Celebrating Yazoo’s Upstairs At Eric’s at 40

Upstairs at Eric’s by Yazoo is 40 years old today. The Recs pays tribute to Alison Moyet and Vince Clarke’s influential 1982 album and looks at what made it such and enduring synthpop classic.

There can’t be many bands who, within a year of formation, create a debut album that influences generations of producers, bands and songwriters. The list compiled by The Recs is so short that it contains just one word: Yazoo. And the album in question is their wonderful début, Upstairs At Eric’s.

Both aurally and visually, Yazoo were aesthetically at odds with the pouting glamour of every backcombed Tom, Dick and Duran Duran of the era. Safe behind his synths, Vince Clarke’s bleached fringe denied the world full eye contact. Front and centre, with a spiky haircut, punk eye-makeup and a homemade dress, stood Alison Moyet. Except we didn’t call her that yet. She was Alf. Statuesque and unreadable, her eyes didn’t track the camera: it followed her. And then she opened her mouth and the rest of her beauty was delivered. That voice. That gloriously mellifluous instrument. That arresting, soulful ache was – is! – incredibly eloquent and empathic. It mines meaning and feeling from lyrics that, on paper, might seem incapable of delivering. And that’s what greeted the public when Yazoo released their debut single, Only You, in the Spring of 1982. The juxtaposition of crisp electronics, a pretty melody, and a restrained bluesy vocal, destroyed the notion that electronic music could ever have an emotional dynamic. The track sounded like an evergreen and the future all at once, and time has cemented Only You’s status as a classic. Screenplays and soundtracks continue to be enhanced by its ability to convey an ache that scripts can’t fully articulate. It is a timeless beauty.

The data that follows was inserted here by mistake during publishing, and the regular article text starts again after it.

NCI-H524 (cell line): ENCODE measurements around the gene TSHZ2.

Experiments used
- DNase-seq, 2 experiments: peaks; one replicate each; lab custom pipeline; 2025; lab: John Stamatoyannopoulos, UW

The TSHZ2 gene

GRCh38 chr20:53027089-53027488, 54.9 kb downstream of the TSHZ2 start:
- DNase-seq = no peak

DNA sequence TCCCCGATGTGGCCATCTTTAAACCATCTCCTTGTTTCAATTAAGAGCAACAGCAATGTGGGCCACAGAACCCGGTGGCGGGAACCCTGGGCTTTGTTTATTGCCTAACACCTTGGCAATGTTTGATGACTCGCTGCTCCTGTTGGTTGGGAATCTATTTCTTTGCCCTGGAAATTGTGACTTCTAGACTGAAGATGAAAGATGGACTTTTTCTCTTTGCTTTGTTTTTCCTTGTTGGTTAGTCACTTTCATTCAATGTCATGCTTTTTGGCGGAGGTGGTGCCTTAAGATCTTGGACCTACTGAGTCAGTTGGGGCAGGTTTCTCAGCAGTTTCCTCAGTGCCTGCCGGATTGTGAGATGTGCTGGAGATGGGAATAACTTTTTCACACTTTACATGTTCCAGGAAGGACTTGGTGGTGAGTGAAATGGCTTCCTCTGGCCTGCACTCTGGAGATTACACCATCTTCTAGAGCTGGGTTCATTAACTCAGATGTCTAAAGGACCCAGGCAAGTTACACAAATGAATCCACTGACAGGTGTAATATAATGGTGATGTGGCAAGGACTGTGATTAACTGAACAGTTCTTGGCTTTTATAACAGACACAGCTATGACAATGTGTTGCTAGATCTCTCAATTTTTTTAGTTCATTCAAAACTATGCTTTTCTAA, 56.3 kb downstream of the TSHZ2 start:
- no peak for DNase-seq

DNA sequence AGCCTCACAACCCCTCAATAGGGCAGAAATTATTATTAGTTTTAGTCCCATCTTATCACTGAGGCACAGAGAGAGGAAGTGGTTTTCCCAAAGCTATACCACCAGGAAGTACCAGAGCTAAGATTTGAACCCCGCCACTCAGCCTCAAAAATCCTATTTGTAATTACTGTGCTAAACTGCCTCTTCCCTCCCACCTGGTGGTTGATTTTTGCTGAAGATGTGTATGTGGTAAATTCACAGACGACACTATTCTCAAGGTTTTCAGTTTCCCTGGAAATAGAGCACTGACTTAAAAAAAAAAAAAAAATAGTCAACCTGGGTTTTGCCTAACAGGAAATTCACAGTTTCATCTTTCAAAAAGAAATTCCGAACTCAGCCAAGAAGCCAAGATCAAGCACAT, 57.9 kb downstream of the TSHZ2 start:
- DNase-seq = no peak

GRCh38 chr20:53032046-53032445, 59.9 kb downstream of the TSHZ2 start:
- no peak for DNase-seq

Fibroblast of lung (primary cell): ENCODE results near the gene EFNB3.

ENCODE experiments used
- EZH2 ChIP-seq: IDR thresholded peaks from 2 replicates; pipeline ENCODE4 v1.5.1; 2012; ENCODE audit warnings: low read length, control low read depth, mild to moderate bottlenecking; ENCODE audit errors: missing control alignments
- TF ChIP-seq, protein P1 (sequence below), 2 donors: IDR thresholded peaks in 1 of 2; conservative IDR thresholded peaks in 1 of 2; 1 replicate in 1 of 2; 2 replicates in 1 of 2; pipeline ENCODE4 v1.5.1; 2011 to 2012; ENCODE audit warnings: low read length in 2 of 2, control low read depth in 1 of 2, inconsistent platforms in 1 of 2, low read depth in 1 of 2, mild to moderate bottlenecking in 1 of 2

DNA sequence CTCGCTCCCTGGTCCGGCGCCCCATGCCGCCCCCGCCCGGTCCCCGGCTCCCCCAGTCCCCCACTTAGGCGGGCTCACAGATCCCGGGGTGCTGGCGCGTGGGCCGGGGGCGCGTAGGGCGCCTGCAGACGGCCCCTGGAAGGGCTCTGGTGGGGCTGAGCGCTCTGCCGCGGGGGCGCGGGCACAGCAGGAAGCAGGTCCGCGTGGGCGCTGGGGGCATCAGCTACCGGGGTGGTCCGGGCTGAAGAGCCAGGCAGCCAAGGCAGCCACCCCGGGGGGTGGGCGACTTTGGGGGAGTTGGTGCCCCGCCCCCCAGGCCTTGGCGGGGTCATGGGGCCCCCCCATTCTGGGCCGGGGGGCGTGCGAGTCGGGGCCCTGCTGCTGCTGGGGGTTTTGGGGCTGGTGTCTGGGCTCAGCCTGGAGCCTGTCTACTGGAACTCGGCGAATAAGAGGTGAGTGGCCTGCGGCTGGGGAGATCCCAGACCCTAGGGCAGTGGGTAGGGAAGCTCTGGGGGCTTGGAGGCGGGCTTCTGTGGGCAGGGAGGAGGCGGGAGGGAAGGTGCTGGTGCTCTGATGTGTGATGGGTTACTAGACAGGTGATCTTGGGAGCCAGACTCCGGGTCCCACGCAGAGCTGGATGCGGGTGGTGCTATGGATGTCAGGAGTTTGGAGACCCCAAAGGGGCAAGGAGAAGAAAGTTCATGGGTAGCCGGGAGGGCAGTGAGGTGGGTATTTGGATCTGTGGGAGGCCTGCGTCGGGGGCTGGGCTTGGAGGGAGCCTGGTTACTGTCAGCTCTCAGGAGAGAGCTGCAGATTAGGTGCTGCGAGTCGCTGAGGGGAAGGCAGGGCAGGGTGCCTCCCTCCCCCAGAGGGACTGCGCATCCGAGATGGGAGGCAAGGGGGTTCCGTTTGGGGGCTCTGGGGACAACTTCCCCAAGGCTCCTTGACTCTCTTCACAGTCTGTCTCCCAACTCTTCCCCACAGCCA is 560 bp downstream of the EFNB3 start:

It soon emerged that Yazoo – Vince and Alf, a sitcom incongruity at first glance – hardly knew each other. Having performed punk and pub-band blues, Moyet’s burgeoning creativity saw her place a small ad seeking a band to sing with. The sole respondent was Depeche Mode escapee, Vince Clarke. He, in turn, was keen to demonstrate that he could sustain a future without his former band and had a song for which he needed a singer. Having been in the audience of a few Moyet-fronted gigs, Clarke knew she could sing. He presented her with Only You and they quickly recorded a demo. Clarke’s label (Mute) liked the track without immediately recognising its potential. It took a publisher’s enthusiasm to make them really sit up and take notice. The single was commissioned and quickly released. It shyly entered the lower reaches of the chart before taking increasingly confident strides to the Number 2 position. 

The single’s chart tenure ensured a strong platform for the release of Yazoo’s second single in July. A zesty pop banger, Don’t Go upped the tempo and allowed Moyet’s remarkable pipes to work at full throttle. The track filled dancefloors, energized the airwaves and raided the Top 3 again. It also afforded Yazoo their first video, a clip fuelled by their sense of humour that helped round out the group’s personality and image for the public.

Moyet and Clarke had gotten down to the business of writing and recording more material as soon as Only You was greenlit and, in a few short months, an album was ready. Youth and clashing musical influences contributed to the alchemy. Strictly limited studio time meant that production focus had to be laser sharp. There would be no unnecessary chin-stroking or over-indulgent showiness in the arrangements. Producers Eric Radcliffe and Daniel Miller sliced up their available time wisely and efficiently. Despite their disparate tastes, Moyet and Clarke found a musical entente that yielded extraordinary dividends.